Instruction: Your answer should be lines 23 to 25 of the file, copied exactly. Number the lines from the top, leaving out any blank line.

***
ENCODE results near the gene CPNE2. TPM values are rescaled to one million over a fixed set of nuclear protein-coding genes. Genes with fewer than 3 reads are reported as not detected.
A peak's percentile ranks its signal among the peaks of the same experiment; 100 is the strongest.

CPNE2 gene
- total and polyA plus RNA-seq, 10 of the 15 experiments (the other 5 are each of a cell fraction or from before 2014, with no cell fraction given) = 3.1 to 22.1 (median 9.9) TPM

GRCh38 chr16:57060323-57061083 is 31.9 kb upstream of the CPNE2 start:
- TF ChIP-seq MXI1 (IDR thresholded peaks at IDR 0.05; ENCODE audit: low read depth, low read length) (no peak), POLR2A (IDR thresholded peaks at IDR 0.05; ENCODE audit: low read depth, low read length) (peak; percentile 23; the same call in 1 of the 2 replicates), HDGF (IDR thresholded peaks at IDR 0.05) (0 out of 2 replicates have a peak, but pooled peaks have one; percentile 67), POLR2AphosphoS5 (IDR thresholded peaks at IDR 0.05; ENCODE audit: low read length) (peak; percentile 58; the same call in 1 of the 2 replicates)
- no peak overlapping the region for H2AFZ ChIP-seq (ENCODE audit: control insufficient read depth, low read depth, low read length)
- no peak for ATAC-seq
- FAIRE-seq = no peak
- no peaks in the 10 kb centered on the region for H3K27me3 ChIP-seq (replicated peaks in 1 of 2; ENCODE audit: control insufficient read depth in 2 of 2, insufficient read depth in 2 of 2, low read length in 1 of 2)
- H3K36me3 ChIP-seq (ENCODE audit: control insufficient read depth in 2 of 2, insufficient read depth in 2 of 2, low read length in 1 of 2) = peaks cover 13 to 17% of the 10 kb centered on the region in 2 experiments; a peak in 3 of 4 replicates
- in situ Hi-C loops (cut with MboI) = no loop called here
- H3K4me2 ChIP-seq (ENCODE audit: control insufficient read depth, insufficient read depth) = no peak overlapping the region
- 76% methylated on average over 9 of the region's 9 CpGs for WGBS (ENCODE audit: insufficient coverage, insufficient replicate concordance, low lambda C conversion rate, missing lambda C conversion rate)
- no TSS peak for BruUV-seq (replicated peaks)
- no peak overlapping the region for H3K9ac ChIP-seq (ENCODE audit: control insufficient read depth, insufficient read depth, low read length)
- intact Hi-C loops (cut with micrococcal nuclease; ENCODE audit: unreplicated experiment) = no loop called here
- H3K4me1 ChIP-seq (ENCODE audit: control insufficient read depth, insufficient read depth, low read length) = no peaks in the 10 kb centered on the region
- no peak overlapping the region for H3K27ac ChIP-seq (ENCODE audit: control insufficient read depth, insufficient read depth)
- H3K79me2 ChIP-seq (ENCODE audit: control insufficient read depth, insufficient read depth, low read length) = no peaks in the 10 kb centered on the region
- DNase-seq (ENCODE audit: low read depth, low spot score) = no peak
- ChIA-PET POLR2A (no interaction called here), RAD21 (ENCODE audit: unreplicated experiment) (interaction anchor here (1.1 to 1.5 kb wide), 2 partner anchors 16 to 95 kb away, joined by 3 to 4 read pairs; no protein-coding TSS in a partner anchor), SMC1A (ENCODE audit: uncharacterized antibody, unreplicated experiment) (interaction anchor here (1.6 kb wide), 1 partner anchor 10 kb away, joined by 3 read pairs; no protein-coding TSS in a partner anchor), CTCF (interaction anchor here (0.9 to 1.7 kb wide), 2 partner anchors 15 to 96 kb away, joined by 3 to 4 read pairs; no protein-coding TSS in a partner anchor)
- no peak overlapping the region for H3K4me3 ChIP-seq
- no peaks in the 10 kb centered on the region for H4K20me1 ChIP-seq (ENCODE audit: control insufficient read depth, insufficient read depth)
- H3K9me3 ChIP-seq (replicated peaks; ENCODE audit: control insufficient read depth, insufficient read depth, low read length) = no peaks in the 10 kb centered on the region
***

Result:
- no peak overlapping the region for H3K4me3 ChIP-seq
- no peaks in the 10 kb centered on the region for H4K20me1 ChIP-seq (ENCODE audit: control insufficient read depth, insufficient read depth)
- H3K9me3 ChIP-seq (replicated peaks; ENCODE audit: control insufficient read depth, insufficient read depth, low read length) = no peaks in the 10 kb centered on the region